Uses for Maker edition

As most probably know, Maker is the at home version for ignition, for those who didn't know, now you do. My question is what benefits am I actually getting using Maker software opposed to developing my own GUI through python? I just can't think of a scenario other than keeping the ignition brain juices flowing, even my "extreme" at home applications (Home garden irrigation, Garage door, Smart lights) I never felt the need to use Maker, actually I felt as if it would've slowed me down.

I mean, yeah. If you're well versed enough in GUI development, go ahead and use whatever language you're comfortable in.

Maker is great if:

  1. You don't feel like architecting an entire client/server setup with prebuilt mobile apps, desktop applications, etc to connect.
  2. You feel like learning more Ignition or keeping your skills up to date.
  3. You want to take advantage of Ignition's particular connectivity options without rolling everything yourself. Yes, you can hook up an OPC server, an HTML frontend, database connections, MQTT connections, etc with Python yourself... but you're going to write a lot of code before you get to the "solving your own problems" part.

All that said, it's not like Ignition's going to be the perfect solution for every problem. If you don't like Maker, you're entitled to a full refund of the purchase price :smile:


Just to clarify this was not a topic to talk crap about Ignition Maker Edition, I was just curious on any applications that it would make more sense to use it.

No offense taken.

I don't think it's a surprise to anyone that the ultimate business case for creating Maker was "give folks who otherwise wouldn't use Ignition because of the price a chance to do so, and hopefully that translates into some sales at some point".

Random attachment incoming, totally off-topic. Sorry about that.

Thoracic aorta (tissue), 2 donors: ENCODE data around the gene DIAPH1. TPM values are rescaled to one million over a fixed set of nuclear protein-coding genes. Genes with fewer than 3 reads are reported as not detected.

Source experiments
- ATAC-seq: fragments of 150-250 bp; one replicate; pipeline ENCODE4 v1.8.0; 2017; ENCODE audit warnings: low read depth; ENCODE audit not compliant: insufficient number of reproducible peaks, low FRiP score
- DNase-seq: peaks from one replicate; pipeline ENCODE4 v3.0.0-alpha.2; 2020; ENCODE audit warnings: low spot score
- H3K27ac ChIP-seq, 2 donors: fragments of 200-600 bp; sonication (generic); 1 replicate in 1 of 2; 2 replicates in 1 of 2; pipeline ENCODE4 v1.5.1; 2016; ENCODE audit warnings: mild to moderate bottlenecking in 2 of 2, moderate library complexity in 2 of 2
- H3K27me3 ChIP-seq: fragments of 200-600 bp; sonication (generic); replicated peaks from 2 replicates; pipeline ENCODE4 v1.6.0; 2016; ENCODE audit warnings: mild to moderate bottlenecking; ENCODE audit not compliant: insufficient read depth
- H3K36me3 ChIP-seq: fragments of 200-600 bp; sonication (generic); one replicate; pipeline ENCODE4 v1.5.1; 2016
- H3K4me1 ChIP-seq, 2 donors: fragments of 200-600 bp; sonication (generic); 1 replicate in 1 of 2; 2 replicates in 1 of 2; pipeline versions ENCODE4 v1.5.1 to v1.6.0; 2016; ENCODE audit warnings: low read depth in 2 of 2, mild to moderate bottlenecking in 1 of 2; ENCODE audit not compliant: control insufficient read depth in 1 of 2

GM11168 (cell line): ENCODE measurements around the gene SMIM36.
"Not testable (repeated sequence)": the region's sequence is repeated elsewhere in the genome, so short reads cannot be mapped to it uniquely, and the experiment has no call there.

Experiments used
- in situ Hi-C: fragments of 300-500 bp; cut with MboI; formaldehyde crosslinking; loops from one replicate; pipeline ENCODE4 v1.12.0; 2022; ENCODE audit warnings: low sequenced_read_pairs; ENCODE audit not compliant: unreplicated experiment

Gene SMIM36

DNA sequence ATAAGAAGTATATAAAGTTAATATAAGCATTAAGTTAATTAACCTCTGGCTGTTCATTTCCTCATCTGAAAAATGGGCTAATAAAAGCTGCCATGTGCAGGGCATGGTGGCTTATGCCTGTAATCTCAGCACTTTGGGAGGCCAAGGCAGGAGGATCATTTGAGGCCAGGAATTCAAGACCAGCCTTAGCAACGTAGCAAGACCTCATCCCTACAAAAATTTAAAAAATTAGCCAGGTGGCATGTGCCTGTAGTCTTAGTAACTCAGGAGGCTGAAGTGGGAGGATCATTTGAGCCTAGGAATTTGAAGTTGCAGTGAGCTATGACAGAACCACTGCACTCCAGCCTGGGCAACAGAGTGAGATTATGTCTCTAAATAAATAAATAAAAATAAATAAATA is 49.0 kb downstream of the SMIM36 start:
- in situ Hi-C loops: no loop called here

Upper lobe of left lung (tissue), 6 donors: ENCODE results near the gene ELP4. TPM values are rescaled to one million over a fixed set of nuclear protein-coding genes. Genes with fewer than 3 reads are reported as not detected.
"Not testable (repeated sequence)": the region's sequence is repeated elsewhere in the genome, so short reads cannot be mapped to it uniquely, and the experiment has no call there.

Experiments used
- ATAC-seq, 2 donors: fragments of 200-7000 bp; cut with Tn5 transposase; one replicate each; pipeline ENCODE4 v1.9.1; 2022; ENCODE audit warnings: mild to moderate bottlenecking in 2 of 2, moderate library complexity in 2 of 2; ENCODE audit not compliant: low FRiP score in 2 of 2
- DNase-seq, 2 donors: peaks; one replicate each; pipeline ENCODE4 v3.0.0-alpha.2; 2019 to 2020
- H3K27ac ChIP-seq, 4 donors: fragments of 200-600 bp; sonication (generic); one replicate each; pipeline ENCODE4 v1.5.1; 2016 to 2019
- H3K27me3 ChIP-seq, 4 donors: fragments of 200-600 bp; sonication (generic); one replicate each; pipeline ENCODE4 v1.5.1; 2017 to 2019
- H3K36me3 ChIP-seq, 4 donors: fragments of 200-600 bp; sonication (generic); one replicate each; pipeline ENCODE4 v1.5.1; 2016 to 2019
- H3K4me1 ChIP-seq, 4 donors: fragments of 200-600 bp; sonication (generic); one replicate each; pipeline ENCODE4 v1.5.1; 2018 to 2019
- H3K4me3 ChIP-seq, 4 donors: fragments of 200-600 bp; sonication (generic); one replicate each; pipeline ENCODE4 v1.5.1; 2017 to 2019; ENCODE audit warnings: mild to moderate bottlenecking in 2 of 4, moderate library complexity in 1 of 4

I use Maker edition as a quick way to create a GUI to write the results of manual aquarium water tests into a database and to pull up trends of past test values. I guess I could have written a GUI using tkinter, but it would have taken me longer to do and would probably look like it's running on Windows 98. :slight_smile: Using Ignition also lets me easily pull up the data entry form on my phone or iPad.

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I use Maker Edition in conjunction with Home Assistant.
Home Assistant is usually a snap to set up, has countless integrations, is spouse approved, and runs fully local.
Ignition Maker allows me to customize much more on top, but I don't want to depend on it for critical home automation logic that would disable after a while if it was no longer able to phone home to their license servers due to internet/grid/etc outage.

Out of curiosity, is there anything you're using Ignition for that Home Assistant wasn't able to do? I was interested to start using Maker edition for some home automation stuff when it came out, but I quickly realized that Home Assistant pretty much does everything I want.

HomeAssistant absolutely has the better suite of connectivity options for consumer use. It would be really nice if there were a de-facto protocol - MQTT and Zigbee are reasonably common, but there's still a ton of fragmentation in the ecosystem and basically zero incentive for device manufacturers to, say, integrate with Matter or some similar omni-protocol.

Until/unless Ignition achieves a similar mindshare with hobbyists as HA (which, again, is not really something we're trying to do), your connectivity options will absolutely be less. I would argue that your stability guarantees may be better - I don't have much personal experience, but I recall there was some significant shakeup in HA a few years ago where the YAML syntax is mostly deprecated and you're supposed to do everything via GUI now? Admittedly, you have to do that for Ignition, too, but our backwards compatibility claims are as strong for Maker as they are for our for-profit editions, because it's all the same codebase internally.

Put another way - if I were to invest in a smart-home setup, I'd personally almost certainly use HA if my primary goal was to have something that works, quickly, with consumer IIoT devices.